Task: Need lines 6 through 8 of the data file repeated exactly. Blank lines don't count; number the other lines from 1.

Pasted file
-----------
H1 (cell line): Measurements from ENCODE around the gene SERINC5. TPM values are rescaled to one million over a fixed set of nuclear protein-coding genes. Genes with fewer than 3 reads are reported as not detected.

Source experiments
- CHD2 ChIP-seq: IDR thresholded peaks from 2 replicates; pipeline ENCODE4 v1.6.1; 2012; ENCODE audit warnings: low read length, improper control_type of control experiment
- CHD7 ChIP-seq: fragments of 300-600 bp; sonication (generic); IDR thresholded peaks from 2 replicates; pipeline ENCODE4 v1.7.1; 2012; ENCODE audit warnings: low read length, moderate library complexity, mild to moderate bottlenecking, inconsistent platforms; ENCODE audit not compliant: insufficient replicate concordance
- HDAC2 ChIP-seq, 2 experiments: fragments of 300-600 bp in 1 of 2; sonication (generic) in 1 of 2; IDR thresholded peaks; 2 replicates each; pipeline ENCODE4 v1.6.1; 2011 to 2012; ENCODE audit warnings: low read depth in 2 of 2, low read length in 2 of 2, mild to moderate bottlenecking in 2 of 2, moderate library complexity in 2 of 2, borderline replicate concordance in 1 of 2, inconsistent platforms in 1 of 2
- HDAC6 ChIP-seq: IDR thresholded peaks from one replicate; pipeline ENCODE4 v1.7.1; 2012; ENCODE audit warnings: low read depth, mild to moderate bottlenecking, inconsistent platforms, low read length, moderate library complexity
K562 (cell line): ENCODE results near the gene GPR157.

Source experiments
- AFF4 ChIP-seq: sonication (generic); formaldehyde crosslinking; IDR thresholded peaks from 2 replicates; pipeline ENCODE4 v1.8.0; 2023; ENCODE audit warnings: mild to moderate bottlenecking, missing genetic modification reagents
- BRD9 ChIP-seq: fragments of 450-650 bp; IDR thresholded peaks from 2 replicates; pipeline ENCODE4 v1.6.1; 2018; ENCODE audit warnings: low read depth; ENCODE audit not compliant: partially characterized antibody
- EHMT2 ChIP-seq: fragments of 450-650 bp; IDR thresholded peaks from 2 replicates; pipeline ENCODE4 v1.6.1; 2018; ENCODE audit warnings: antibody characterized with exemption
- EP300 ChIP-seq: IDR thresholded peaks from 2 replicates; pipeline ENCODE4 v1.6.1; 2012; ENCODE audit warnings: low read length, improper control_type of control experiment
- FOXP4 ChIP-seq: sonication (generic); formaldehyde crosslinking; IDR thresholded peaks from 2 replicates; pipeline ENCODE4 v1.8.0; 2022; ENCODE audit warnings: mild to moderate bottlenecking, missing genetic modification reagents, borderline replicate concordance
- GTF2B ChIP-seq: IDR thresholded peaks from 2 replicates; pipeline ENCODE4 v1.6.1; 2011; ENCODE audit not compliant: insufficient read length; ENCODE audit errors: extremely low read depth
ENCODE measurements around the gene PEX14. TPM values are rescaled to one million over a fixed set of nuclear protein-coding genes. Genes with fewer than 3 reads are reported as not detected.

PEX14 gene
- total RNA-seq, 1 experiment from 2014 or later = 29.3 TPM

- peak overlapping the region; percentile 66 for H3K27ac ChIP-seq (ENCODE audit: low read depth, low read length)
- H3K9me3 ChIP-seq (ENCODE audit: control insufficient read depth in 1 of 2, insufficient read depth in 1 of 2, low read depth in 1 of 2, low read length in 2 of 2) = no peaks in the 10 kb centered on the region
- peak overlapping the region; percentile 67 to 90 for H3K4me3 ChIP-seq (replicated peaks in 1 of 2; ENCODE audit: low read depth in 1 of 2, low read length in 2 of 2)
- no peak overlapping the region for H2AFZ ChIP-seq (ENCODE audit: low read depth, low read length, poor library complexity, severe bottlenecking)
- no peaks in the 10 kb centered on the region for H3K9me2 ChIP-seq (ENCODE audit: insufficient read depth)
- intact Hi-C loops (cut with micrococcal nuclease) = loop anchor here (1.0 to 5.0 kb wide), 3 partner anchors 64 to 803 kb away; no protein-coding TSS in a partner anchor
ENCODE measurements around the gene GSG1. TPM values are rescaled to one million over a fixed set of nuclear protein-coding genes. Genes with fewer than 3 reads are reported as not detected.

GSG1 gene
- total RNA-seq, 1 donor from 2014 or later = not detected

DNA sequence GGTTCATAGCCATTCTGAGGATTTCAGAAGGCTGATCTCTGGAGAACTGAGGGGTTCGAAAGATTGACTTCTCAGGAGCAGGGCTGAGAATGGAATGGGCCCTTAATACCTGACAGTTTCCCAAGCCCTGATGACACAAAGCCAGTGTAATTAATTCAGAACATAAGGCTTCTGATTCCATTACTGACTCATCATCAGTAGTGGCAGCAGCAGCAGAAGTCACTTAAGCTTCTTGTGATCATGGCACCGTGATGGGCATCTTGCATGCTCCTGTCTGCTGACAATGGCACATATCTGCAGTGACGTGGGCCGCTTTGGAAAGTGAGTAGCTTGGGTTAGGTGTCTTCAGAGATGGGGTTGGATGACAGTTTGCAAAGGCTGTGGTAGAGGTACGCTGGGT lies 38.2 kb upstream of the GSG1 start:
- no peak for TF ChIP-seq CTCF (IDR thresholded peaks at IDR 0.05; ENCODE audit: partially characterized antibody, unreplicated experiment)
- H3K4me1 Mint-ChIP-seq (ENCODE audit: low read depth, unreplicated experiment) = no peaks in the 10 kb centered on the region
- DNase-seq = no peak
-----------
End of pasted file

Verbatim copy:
- HDAC6 ChIP-seq: IDR thresholded peaks from one replicate; pipeline ENCODE4 v1.7.1; 2012; ENCODE audit warnings: low read depth, mild to moderate bottlenecking, inconsistent platforms, low read length, moderate library complexity
K562 (cell line): ENCODE results near the gene GPR157.

Source experiments